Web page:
Using machine learning to investigate the public’s emotional responses to work from home during the COVID-19 pandemic.
According to event system theory (EST; Morgeson et al., Academy of Management Review, 40, 2015, 515-537), the coronavirus disease 2019 (COVID-19) pandemic and resultant stay-at-home orders are novel, critical, and disruptive events at the environmental level that substantially changed people’s work, for example, where they work and how they interact with colleagues. Although many studies have examined events’ impact on features or behaviors, few studies have examined how events impact aggregate emotions and how these effects may unfold over time. Applying a state-of-the-art deep learning technique (i.e., the fine-tuned Bidirectional Encoder Representations from Transformers [BERT] algorithm), the current study extracted the public’s daily emotion associated with working from home (WFH) at the U.S. state level over four months (March 01, 2020-July 01, 2020) from 1.56 million tweets. We then applied discontinuous growth modeling (DGM) to investigate how COVID-19 and resultant stay-at-home orders changed the trajectories of the public’s emotions associated with WFH. Our results indicated that stay-at-home orders demonstrated both immediate (i.e., intercept change) and longitudinal (i.e., slope change) effects on the public’s emotion trajectories. Daily new COVID-19 case counts did not significantly change the emotion trajectories. We discuss theoretical implications for testing EST with the global pandemic and practical implications. We also make Python and R codes for fine-tuning BERT models and DGM analyses open source so that future researchers can adapt and apply the codes in their own studies. (PsycInfo Database Record (c) 2021 APA, all rights reserved).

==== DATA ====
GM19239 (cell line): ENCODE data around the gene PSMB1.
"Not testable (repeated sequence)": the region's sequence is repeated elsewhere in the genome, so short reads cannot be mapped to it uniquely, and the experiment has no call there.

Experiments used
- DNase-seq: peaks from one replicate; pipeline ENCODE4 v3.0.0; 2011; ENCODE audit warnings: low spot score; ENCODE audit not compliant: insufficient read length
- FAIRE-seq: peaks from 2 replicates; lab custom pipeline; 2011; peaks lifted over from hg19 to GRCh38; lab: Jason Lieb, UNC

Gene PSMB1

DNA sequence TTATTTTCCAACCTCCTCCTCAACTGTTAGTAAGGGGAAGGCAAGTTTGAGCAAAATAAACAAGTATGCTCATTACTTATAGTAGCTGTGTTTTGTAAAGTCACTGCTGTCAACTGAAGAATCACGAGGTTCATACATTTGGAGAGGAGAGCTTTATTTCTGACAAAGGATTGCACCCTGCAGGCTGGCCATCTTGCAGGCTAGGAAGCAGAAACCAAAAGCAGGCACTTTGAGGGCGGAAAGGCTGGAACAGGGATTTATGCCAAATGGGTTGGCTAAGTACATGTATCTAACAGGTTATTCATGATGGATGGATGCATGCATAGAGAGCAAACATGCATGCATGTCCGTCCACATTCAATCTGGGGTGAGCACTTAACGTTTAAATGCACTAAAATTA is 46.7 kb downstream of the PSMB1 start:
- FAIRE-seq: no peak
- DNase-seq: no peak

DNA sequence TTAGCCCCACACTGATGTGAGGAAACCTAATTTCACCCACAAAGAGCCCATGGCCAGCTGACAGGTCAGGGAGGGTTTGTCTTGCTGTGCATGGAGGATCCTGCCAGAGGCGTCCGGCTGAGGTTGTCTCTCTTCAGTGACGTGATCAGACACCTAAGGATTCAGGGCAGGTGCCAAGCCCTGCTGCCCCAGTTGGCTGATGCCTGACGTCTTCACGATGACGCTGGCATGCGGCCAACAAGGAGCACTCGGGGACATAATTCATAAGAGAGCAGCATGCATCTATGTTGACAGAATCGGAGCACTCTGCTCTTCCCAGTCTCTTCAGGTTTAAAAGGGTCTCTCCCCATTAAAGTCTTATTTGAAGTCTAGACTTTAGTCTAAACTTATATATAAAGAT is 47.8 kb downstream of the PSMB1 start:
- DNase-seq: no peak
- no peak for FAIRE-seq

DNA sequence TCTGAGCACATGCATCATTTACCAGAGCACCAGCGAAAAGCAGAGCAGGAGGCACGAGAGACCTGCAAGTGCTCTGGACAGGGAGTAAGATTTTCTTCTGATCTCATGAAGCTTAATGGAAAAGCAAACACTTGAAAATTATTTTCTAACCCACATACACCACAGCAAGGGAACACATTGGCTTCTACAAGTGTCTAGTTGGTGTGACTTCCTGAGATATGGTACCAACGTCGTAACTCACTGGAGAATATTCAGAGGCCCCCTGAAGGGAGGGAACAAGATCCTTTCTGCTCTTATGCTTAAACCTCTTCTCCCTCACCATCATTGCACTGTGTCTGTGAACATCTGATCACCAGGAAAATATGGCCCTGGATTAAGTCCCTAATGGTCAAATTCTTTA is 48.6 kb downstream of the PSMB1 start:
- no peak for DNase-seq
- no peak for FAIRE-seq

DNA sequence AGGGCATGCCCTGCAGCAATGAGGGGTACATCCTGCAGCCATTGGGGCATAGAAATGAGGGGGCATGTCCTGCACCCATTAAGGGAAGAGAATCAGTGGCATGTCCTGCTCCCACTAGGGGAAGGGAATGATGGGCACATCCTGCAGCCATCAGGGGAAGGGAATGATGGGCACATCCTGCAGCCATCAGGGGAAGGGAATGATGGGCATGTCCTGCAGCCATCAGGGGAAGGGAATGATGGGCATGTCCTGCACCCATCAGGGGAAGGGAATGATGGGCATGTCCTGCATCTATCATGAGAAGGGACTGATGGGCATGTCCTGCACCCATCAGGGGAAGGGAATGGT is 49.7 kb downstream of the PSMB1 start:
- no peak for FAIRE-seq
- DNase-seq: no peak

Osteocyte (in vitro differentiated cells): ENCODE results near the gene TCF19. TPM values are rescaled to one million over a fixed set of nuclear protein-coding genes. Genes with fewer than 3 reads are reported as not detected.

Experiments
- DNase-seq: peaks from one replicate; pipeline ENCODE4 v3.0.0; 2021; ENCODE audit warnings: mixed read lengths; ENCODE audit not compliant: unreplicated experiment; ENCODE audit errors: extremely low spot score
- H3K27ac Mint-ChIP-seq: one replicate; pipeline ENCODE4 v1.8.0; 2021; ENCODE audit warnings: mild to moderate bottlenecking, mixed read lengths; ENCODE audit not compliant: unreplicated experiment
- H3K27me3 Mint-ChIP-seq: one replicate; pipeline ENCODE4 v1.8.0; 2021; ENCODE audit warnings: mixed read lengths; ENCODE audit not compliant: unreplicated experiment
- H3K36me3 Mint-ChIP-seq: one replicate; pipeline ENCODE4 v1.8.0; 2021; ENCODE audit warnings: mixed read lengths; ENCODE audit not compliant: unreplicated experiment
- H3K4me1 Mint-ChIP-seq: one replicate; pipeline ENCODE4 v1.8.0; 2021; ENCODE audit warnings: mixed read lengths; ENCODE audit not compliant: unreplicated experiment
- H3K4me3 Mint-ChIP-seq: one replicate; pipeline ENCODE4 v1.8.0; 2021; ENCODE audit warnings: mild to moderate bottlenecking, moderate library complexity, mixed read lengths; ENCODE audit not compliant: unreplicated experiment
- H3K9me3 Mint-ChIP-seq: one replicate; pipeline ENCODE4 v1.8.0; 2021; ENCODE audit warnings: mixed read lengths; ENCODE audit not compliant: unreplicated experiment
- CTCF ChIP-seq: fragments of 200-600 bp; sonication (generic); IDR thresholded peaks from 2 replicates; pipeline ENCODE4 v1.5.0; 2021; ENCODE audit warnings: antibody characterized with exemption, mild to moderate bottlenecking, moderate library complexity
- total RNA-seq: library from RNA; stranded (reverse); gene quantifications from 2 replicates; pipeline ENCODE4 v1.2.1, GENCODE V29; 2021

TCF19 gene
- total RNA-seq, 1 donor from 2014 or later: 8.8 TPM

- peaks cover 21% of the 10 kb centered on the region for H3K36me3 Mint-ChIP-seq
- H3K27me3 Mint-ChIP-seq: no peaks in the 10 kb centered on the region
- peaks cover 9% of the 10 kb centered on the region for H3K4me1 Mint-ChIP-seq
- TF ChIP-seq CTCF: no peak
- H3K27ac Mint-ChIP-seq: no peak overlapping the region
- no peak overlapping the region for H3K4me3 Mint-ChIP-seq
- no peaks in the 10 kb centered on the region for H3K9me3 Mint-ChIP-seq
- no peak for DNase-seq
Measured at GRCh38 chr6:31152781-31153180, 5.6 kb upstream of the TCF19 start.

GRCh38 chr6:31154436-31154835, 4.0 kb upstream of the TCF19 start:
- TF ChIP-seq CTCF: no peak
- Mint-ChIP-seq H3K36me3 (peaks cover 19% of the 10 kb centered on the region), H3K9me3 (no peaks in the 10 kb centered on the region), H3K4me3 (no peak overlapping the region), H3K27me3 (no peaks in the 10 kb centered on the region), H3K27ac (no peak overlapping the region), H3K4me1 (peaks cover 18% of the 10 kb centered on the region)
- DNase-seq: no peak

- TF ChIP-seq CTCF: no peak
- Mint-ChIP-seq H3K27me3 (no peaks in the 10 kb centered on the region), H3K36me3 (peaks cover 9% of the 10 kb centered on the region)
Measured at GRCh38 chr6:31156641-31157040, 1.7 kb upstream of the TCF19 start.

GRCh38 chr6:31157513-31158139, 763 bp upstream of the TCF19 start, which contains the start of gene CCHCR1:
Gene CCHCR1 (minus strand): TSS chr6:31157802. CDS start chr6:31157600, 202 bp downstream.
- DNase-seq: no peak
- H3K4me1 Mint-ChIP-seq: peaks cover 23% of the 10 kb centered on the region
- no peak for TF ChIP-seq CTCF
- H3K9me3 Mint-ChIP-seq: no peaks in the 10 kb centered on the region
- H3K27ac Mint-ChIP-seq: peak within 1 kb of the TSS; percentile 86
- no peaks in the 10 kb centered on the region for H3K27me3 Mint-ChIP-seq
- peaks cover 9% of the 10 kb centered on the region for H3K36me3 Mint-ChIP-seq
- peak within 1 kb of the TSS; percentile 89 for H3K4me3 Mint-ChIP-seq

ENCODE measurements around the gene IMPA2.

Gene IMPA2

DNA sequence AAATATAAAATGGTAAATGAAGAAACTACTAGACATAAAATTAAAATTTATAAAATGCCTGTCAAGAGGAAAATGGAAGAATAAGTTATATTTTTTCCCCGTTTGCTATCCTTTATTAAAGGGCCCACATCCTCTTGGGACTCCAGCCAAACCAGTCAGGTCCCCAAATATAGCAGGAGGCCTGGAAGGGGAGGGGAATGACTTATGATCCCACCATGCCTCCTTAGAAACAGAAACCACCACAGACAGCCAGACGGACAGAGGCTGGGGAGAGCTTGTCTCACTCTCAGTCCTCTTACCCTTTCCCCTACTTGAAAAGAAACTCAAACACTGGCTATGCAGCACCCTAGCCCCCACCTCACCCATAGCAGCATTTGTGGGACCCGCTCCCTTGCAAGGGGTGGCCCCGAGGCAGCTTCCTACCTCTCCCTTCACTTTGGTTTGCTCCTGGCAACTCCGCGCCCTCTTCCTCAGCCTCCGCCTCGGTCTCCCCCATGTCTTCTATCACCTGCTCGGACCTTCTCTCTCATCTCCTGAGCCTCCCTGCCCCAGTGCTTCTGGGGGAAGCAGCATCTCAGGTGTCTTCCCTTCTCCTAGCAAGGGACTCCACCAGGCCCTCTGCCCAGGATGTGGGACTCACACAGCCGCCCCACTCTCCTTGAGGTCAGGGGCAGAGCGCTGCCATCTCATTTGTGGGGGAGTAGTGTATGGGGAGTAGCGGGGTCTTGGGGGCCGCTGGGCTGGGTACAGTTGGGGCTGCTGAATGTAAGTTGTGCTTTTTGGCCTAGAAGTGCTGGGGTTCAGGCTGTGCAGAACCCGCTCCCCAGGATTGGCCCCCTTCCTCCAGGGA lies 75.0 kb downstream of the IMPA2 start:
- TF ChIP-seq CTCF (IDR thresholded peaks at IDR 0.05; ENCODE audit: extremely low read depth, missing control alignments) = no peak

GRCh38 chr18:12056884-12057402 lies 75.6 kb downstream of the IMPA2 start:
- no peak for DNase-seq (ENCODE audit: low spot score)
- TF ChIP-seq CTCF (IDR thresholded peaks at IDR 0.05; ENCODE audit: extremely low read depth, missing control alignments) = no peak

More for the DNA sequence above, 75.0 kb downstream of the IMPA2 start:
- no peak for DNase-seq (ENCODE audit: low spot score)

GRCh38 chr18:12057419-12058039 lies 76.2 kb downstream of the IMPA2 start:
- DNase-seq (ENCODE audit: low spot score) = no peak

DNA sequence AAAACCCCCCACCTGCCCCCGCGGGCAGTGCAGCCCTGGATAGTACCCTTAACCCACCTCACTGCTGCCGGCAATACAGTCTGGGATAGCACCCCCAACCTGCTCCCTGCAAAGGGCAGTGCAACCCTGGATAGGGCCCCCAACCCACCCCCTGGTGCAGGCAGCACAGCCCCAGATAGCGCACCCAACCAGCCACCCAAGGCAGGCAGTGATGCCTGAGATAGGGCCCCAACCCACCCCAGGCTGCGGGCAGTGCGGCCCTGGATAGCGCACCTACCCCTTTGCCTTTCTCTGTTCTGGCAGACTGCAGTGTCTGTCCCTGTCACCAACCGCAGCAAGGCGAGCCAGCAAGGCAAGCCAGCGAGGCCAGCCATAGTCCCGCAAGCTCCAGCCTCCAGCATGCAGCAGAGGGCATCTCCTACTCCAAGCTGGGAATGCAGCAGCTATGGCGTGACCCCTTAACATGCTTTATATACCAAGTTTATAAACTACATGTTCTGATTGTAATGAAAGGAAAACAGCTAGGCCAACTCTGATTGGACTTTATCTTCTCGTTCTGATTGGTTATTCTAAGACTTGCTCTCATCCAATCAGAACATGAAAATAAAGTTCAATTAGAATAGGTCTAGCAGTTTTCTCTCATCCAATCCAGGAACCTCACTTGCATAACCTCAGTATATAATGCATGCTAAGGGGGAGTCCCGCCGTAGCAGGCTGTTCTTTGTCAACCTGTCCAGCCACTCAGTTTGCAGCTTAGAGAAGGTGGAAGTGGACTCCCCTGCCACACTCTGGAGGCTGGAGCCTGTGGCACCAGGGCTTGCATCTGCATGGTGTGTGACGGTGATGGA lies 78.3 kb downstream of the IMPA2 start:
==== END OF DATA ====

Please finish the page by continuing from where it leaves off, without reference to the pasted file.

Authors: Hanyi Min, Yisheng Peng, Mindy Shoss, Baojiang Yang